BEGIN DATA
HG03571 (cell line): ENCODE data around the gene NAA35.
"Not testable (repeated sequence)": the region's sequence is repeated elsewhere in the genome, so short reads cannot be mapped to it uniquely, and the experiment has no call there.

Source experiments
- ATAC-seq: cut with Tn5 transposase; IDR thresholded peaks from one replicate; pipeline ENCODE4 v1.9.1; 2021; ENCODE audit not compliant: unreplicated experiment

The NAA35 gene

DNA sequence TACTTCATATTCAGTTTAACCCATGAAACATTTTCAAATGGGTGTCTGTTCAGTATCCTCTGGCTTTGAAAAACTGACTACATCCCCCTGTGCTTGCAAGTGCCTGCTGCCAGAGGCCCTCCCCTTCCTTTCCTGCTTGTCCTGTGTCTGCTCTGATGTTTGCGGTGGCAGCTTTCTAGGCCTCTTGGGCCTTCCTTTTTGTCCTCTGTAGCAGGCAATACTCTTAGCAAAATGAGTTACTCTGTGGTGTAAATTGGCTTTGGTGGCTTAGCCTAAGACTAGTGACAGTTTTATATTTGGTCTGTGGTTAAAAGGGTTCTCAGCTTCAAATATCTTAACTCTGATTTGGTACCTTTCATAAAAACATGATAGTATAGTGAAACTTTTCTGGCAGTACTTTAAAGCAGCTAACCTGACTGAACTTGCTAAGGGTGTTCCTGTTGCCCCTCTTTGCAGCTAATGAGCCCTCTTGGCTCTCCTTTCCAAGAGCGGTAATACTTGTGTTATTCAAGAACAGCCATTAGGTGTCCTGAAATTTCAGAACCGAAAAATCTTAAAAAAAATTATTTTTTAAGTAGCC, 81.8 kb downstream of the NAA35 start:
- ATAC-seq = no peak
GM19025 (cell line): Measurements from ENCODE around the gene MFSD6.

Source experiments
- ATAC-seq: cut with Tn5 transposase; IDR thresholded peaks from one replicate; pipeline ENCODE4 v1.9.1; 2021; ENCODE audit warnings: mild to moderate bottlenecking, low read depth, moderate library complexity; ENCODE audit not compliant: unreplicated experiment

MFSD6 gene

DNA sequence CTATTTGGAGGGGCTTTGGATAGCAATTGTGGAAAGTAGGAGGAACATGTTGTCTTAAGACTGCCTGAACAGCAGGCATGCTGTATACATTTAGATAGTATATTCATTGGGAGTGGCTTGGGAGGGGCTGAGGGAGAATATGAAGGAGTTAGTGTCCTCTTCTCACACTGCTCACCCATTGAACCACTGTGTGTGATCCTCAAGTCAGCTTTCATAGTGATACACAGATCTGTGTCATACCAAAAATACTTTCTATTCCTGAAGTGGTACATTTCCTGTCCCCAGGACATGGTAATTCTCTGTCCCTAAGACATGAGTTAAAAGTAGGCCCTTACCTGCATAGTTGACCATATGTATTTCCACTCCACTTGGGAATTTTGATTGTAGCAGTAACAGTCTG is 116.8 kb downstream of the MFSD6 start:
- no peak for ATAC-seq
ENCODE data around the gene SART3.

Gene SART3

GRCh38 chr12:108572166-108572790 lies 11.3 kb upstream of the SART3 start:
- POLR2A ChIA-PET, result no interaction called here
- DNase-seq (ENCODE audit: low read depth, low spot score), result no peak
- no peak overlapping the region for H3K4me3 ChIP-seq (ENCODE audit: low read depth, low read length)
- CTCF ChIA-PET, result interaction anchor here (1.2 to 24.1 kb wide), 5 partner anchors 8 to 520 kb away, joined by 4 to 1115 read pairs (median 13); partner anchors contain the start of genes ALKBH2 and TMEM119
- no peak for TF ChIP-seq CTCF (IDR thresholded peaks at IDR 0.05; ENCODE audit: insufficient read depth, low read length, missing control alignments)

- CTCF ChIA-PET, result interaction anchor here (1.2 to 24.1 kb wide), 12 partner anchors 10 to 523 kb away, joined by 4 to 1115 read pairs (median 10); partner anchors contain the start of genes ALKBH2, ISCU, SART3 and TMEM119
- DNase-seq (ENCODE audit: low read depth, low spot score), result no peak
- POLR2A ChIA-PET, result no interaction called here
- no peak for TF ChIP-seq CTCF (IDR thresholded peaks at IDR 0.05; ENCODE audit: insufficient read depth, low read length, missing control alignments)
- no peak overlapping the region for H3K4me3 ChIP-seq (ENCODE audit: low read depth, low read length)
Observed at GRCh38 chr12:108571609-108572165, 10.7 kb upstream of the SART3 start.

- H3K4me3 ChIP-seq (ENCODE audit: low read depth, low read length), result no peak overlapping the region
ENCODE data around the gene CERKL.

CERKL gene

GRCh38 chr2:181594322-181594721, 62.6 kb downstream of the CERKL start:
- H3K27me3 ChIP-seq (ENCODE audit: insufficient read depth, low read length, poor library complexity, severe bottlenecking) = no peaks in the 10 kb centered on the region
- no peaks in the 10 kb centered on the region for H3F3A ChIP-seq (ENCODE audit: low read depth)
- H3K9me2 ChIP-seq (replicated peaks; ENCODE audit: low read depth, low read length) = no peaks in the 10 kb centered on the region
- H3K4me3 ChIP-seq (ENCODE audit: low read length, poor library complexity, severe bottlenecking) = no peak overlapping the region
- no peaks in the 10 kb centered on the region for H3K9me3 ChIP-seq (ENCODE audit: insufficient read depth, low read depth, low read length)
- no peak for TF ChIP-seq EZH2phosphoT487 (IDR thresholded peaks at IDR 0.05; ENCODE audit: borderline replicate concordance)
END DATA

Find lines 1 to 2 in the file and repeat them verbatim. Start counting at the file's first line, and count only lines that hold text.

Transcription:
HG03571 (cell line): ENCODE data around the gene NAA35.
"Not testable (repeated sequence)": the region's sequence is repeated elsewhere in the genome, so short reads cannot be mapped to it uniquely, and the experiment has no call there.